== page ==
: A vapor retarder laminate of foil/ scrim (reinforcement) kraft
construction. Also known as FSK.
: Flat pieces of lumber used to build out framing to an even
surface, either the leveling of a part of a wall or ceiling. In
block or concrete construction, they may be used as a means of
attaching the interior or exterior finish.
Gable End Walls
: The triangular end of an exterior wall above the eaves.
: A louver vent mounted in the top of the gable to allow the
passage of air through the attic.
: Glass in a strand form. The ingredients are essentially the same
that go into any glass product such as a window pane or drinking
: The rate at which heat moves from an area of higher temperature
to an area of lower temperature. Btu/hr (W/hr). Heat flow is
generally used to quantify the rate of total heat gain or heat loss
of a system.
: Marking on recessed lighting fixtures indicating that they are
designed for direct insulation contact.
Inch of Water (in.
: A unit of pressure equal to the pressure exerted by a column of water 1 inch (25mm) high at a temperature of 39.2°F (4°C).
: Stapling to the inside portion of the stud or rafter.
: Denser insulation products have more fibers per square inch and,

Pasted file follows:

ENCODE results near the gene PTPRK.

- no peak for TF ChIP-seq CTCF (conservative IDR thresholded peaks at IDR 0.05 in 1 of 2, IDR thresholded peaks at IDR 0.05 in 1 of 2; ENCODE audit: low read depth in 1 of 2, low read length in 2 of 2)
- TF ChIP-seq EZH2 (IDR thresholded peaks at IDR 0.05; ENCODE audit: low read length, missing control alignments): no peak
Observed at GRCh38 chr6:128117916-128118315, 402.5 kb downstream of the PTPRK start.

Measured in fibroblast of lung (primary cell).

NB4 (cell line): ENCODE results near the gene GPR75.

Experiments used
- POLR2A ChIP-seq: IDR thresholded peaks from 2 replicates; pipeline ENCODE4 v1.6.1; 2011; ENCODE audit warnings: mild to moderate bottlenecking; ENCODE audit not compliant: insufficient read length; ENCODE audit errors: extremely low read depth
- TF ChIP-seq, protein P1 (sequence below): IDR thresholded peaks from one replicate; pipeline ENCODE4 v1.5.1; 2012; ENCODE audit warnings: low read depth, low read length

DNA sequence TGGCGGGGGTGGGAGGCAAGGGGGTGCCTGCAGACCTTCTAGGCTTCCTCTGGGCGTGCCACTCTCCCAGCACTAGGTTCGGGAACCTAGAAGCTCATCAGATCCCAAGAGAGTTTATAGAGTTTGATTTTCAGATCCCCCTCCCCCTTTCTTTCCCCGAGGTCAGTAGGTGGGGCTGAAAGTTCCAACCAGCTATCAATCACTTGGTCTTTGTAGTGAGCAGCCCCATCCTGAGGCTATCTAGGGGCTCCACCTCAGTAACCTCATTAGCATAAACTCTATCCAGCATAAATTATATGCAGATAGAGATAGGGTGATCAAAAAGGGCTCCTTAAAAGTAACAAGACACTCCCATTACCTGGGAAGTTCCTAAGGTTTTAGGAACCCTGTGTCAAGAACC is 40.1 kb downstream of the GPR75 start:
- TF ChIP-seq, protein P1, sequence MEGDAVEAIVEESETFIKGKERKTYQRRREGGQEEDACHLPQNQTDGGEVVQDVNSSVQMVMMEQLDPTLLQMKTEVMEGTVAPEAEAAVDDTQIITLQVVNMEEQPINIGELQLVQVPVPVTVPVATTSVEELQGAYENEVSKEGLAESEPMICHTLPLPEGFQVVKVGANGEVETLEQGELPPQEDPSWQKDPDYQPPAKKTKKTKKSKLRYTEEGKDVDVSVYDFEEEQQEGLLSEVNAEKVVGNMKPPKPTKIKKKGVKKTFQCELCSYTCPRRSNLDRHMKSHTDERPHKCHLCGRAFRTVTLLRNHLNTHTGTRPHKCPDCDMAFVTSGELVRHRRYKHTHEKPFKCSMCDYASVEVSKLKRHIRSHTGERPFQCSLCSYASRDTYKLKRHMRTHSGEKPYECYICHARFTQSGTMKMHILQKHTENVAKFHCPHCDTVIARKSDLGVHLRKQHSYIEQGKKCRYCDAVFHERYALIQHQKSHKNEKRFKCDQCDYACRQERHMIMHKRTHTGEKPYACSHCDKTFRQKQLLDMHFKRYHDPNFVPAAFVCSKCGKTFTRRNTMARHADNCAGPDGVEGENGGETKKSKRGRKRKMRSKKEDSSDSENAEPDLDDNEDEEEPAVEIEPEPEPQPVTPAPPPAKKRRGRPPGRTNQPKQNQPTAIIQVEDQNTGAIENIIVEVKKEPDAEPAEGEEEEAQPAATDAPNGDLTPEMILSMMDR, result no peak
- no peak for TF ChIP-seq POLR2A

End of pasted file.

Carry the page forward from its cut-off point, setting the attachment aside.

therefore, give you greater insulating power through higher
: 16" or 24" wire rods, nylon banding, or crisscrossed
wire to hold floor insulation in place.
: Horizontal framing member set from wall to wall to support the
floor or ceiling.
: Walls of varying length. Used to provide additional support to
roof rafters with a wide span or to finish off an attic.
Kraft-Faced Vapor Retarder
: Created by coating kraft paper with a thin layer of asphalt
adhesive. The coated side of the kraft paper is then applied to the
unfaced insulation material. The asphalt adhesive bonds the kraft
paper and the insulation together.
:The arithmetic mean between hot and cold surface temperatures of
an insulated pipe, duct or vessel. tm = (t1 + t2)/2.
: A metal channel through which hot air, gas, steam or smoke may
: Nominal Pipe Size, inches. Metric equivalent of DN (Diameter,
: The material will not burn. The glass fibers in PINK® fiber glass